Ya or there is some stuff behind it Phone Post

unclephilly - 30 Billion miles away.

Go ahead. Wish on that star. Chances are it died off long ago. Just like your dreams.

lol

e. kaye -


How the heck is it moving at 97% the speed of light?   The energies involves are crazy.

The speed increases exponentially as one moves farther away from the central point of the universe. Phone Post 3.0

ksac - 
Jack Carter - 
FastAndBulbous - Yeah but it moved 17 billion light years in 13 billion years - that's faster than the speed of light. So we must be moving away from it as it moves away from us. But then would've been closer than 13 billion light years, and it's moved even more than that.

 

Because of the nature of expansion, the further away the galaxy is from us, the faster it is moving away from us. It's not that it's just increasing in speed, but rather it's being pushed along within units of space bound by the gravity of the mass within those units. It's much like how our own galaxy carries us along with it, within a galactic cluster that carries our galaxy along with it, within a galactic super cluster that carries our galactic cluster along with it. So even though Earth is moving at 18 miles per second, to someone viewing us from another galactic super cluster, we would be generally moving at least 15,000 times faster or much more depending on the velocity and direction of that cluster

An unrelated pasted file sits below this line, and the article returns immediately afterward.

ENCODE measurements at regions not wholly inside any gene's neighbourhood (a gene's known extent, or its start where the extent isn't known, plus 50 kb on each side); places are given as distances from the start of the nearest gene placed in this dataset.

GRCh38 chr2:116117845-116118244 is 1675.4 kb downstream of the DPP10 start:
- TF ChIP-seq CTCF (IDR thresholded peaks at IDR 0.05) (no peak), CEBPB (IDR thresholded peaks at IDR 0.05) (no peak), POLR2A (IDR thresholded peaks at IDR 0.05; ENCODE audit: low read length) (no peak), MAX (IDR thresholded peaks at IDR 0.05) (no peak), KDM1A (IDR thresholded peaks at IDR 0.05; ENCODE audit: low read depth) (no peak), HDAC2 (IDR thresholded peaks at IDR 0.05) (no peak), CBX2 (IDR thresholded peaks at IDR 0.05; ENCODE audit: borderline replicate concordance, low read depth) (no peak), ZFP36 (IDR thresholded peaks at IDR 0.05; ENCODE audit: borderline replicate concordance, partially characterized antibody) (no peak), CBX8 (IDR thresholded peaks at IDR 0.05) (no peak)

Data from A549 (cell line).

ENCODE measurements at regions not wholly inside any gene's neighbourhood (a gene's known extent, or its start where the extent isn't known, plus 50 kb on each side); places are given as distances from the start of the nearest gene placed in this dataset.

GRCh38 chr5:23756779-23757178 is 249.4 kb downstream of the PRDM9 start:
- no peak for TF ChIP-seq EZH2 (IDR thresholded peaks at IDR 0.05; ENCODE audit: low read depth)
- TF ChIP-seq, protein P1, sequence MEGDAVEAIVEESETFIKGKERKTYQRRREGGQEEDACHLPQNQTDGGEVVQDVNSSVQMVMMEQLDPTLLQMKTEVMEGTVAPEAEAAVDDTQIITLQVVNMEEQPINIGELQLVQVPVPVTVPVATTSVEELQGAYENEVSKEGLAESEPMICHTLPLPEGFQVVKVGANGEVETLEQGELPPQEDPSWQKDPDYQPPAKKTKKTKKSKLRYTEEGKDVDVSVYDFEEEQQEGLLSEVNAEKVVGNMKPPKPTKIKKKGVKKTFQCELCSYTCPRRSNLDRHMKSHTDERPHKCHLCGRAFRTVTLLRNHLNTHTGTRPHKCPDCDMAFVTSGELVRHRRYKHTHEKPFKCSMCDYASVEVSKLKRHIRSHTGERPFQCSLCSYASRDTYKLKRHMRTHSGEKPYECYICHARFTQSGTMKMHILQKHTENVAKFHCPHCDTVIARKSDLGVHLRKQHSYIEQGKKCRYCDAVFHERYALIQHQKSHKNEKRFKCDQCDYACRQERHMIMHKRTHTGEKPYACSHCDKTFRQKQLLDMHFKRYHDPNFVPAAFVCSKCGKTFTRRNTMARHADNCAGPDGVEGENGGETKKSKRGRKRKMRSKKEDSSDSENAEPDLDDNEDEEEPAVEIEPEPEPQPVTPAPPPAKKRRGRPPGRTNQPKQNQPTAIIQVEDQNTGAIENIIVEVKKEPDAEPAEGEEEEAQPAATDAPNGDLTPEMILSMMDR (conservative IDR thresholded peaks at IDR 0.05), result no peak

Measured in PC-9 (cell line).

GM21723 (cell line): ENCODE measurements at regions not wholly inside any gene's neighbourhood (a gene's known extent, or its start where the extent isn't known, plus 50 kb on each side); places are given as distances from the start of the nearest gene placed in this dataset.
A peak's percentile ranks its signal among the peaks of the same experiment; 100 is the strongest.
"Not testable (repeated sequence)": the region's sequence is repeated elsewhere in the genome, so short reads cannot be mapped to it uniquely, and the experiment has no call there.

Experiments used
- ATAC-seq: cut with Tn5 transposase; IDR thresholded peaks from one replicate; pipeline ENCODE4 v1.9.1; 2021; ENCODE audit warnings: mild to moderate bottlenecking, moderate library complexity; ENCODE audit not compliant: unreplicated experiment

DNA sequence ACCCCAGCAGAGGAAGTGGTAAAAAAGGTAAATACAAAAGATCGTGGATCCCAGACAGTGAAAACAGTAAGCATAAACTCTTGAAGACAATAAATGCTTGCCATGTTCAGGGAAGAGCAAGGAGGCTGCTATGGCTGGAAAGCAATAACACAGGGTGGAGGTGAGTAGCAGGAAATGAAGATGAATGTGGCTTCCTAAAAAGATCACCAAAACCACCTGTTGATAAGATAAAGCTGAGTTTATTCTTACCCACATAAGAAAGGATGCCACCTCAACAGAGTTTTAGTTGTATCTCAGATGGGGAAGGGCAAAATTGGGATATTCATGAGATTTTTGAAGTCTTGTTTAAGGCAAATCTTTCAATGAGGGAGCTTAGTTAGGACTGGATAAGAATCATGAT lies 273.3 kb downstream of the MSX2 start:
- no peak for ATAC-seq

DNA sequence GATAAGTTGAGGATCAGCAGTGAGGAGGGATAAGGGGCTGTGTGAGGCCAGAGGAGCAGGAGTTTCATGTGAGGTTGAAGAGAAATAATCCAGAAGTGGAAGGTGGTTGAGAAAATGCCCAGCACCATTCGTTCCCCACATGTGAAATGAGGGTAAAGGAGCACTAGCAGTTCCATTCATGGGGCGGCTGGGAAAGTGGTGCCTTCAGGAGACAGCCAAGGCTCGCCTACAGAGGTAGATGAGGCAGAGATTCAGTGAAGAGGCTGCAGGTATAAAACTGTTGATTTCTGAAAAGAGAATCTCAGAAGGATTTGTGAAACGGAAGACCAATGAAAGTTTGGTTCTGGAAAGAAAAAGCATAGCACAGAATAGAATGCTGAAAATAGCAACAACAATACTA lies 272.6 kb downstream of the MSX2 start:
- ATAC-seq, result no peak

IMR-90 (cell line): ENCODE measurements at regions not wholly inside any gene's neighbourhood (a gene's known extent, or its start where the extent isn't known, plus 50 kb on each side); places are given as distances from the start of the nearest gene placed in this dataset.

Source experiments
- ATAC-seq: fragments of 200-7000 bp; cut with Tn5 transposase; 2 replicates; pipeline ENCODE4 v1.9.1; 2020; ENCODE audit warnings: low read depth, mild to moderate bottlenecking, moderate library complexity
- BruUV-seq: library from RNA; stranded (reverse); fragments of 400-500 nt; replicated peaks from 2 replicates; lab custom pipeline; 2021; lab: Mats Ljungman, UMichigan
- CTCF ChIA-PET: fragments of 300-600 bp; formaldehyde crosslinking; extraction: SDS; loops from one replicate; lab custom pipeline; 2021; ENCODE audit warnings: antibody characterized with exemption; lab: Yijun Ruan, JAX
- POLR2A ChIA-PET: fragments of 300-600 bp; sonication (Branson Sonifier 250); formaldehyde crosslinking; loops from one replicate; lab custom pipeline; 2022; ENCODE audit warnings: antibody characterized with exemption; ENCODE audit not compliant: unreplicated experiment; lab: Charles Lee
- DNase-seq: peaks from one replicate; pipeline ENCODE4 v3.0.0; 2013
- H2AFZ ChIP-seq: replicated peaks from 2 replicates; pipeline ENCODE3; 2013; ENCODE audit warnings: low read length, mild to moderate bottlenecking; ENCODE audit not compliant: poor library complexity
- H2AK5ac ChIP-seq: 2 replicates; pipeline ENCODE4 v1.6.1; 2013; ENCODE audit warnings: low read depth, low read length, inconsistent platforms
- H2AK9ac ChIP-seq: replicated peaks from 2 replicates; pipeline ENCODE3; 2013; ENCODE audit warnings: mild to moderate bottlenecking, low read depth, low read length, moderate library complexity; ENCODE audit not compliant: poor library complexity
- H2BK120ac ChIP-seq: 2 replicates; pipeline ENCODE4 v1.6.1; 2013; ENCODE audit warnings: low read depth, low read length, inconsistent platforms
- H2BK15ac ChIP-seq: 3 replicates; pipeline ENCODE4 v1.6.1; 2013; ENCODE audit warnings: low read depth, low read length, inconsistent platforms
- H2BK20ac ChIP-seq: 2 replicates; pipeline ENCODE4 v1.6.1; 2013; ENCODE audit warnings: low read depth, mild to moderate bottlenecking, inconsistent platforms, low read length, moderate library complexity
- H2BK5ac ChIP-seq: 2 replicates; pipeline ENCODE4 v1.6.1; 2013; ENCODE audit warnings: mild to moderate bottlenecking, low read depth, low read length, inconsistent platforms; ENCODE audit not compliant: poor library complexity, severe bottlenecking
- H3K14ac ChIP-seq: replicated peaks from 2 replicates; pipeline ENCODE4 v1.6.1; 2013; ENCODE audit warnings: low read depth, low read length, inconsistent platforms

That distant galaxy is moving away from us A LOT faster than galaxies closer to us


Actually, FastandBulbous asked an interesting question (if I'm interrupting it correctly); and it has yet to answered. I'm not saying you're wrong Jack, but you really didn't answer the question.

Let's say a photon leaves the galaxy 13 billion years ago, and that photon reaches us today. That means the galaxy was 13 billion light-years from us when it left that galaxy. In a static universe, we would know the galaxy was and still is 13 billion light-years from us.